This weeks's issue of the New Statesman (left leaning current affairs weekly) has the obligatory suggested holiday reading list, but with a difference. Not the usual list of worthy biographies or the latest in political science but oldies that are worth (re)reading. I was glad but not surpised to see among the de Beauvoir, Marx & Engels, Orwell, Dickens, Gaskell, etc etc, The Ragged Trousered Philanthropists - a must-read, if ever there was one.
The surprise came at book 4 - The New Testament. "If ever a man appeared today who preached pacificsm, who urged setting no store by status, told the wealthy to sell everything they have and give the proceeds to the poor, and freely associated with those respectable people considered outcasts, we would consider him a radical." The article recognised that, almost inspite of the church, the New Testament has inspired many left-wing politicians more than theoretical socialist texts. The New Statesman speaks no more than the truth. The New Testament tells a radical story and the teaching of Jesus calls for a radical response.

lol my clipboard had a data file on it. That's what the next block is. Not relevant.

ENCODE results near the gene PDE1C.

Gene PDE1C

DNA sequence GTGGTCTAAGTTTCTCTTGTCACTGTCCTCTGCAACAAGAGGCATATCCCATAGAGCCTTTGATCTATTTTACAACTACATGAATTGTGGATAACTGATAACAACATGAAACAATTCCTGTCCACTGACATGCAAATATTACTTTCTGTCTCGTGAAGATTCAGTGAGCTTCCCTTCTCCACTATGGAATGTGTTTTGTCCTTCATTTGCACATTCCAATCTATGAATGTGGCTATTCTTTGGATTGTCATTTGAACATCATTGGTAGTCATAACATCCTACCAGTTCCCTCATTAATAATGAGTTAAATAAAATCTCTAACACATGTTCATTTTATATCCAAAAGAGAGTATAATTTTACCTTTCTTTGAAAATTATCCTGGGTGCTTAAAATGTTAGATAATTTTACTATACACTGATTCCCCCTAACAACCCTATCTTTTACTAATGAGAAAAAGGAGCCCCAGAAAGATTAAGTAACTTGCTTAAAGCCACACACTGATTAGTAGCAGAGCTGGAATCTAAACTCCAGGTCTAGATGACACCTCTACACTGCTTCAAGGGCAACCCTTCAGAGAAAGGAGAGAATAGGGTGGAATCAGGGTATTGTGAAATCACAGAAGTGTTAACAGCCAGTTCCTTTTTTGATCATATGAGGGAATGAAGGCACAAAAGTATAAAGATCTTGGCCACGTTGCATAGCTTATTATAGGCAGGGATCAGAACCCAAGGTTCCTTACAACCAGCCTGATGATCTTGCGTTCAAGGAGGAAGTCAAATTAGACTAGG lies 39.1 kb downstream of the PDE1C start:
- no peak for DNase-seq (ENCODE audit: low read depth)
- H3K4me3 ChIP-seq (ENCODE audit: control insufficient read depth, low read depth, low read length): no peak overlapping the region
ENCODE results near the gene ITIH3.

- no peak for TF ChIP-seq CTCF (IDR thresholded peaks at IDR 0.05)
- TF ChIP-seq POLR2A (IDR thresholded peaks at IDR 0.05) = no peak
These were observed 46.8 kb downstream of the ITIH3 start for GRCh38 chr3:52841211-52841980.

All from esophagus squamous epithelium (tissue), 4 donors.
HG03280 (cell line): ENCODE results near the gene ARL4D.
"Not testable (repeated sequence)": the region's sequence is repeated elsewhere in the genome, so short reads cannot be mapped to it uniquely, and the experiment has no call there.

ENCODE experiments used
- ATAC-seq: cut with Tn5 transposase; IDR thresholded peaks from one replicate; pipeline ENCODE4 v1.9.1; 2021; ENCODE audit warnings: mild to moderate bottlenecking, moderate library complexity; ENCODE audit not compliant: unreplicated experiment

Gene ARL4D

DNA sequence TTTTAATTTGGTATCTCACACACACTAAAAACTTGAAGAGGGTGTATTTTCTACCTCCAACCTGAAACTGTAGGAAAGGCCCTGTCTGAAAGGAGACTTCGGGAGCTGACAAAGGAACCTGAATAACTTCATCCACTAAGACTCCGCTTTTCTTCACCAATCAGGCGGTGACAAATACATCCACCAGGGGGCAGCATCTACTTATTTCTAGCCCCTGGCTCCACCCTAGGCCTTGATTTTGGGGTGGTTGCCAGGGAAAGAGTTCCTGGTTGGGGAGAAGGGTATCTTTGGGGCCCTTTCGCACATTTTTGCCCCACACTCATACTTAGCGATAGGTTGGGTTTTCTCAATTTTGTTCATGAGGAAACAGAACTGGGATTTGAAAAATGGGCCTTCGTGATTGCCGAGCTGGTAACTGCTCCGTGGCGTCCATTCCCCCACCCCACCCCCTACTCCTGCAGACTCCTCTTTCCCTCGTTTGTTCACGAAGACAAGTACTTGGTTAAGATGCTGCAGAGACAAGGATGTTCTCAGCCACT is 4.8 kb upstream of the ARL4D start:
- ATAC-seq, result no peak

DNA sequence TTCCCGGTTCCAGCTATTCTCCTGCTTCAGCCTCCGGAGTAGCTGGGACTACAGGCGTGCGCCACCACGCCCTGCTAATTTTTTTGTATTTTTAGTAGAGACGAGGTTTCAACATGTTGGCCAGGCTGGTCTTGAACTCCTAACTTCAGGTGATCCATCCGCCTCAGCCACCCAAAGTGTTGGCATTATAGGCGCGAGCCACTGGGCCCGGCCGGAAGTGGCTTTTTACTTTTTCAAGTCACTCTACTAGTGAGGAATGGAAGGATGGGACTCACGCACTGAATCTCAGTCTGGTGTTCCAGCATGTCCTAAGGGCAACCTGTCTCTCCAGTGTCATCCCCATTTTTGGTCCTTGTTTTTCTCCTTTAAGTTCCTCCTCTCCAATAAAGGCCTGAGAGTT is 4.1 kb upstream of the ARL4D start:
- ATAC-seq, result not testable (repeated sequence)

Unfortunately, the churches have often failed to live out all four of those qualities listed - supporting war rather than peace; being obsessed with hierarchy and status; amassing wealth; excluding those who don't fit. The New Testament has been used to support an unjust status quo rather than drive transformation. On an individual level the New Testament has been abused by those who agressively proclaim faith yet who are so unsure of the love of God that they are fixated on their own personal salvation.
The New Testament as holiday reading - perhaps even (especially) for church people? Safer to stick with the romance or thriller, no danger of anything radical there.